Illinois Laws on Distracted Driving for Novice Drivers

As part of the texting while driving laws in Illinois, drivers may only use a mobile device from behind the wheel of a moving vehicle if they do so using an acceptable form of hands-free technology. However, only drivers who are 19 years of age or older may use a hands-free device to talk on the phone.

Novice drivers, such as those with a drivers license permit and any driver younger than 19 years of age, are prohibited from engaging in any type of cell phone activity while they are driving.

Illinois Distracted Driving Regulations for CDL Holders

The same texting and driving laws in IL pertain to commercial vehicle operators and drivers of passenger vehicles. In Illinois, no driver may read, write or send text messages from behind the wheel of a moving vehicle. Additionally, commercial vehicle drivers may only talk on the phone while using an acceptable type of hands-free component. If CDL operators violate this law, then they may be subject to a penalty fee of up to $2,750.

Distracted Driving Penalties in Illinois

While most distracted driving consequences in IL include penalty fees of between $100 and $150, punishments may be much more severe depending on the nature of the crime. For instance, first offenders generally need to pay a fine of $75, while drivers who violate the state’s law for the second time must pay $100. After the third or fourth distracted driving ticket, motorists must pay $125 or $150.

However, if a distracted driving accident results in the great bodily harm or death of another individual, then the consequences are much more severe. This type of violation is known as engaging in the aggravated use of a wireless telecommunication device. For instance, these consequences for distracted driving in IL include the following:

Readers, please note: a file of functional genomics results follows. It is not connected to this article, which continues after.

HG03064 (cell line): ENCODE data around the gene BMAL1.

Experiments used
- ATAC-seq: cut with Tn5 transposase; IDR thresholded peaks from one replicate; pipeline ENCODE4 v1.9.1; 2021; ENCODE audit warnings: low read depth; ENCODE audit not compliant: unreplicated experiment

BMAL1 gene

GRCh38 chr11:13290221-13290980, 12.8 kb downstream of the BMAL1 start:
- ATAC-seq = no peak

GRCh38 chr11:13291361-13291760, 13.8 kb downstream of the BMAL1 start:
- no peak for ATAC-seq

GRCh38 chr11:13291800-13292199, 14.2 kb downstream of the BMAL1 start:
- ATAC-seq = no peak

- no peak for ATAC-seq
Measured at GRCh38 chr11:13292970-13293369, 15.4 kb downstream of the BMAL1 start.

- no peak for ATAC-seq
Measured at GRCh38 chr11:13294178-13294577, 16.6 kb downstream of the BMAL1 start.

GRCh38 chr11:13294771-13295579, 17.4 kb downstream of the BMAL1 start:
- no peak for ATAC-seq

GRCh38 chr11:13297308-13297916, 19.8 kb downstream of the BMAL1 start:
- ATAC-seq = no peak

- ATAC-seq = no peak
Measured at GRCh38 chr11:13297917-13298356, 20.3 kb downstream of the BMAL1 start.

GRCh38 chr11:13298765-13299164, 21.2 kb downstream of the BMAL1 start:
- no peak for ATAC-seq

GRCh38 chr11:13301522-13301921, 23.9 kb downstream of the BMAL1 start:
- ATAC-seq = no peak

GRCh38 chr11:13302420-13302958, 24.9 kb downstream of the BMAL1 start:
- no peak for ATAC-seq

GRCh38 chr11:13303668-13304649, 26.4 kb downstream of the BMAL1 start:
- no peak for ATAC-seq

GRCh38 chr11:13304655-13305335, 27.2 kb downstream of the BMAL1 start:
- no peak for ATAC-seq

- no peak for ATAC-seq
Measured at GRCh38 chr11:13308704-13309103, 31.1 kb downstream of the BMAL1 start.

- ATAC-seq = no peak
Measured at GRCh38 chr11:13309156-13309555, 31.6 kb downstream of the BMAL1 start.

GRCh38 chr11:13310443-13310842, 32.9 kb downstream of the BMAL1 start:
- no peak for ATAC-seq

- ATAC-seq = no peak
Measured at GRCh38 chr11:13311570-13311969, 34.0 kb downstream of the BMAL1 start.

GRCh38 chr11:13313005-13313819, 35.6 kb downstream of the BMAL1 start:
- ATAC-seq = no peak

• If the violation results in a death, then the driver will be convicted of committing a Class 4 felony. Class 4 felonies generally result in a fine of up to $25,000 and/or between one and three years of imprisonment.
  • If the violation results in great bodily harm, disfigurement or permanent disability, then the driver will be convicted of a Class A misdemeanor. Class A misdemeanors include a fine of up to $2,500 and/or up to one year in prison.

Ways to Prevent Distracted Driving in Illinois

Engaging in any type of driving distraction in Illinois is not only dangerous to the driver but also to other motorists on the road as well as pedestrians. However, motorists can prevent texting and driving accidents by keeping the following tips in mind:

  • Eat or drink before getting behind the wheel of a vehicle, as eating or drinking while driving can be distracting
  • Pull the vehicle over to make phone calls, respond to emails or send text messages
  • Use speed dial if a phone call needs to be made
  • Adjust the vehicle’s seats, sound system and climate controls before pulling the automobile onto a public road
  • Avoid any type of activity that requires the use of a driver’s visual, manual or cognitive abilities, such as grooming or applying makeup
  • Secure children and pets near the back of the vehicle and avoid handling them while the vehicle is in motion.
Last updated on Wednesday, October 14 2020.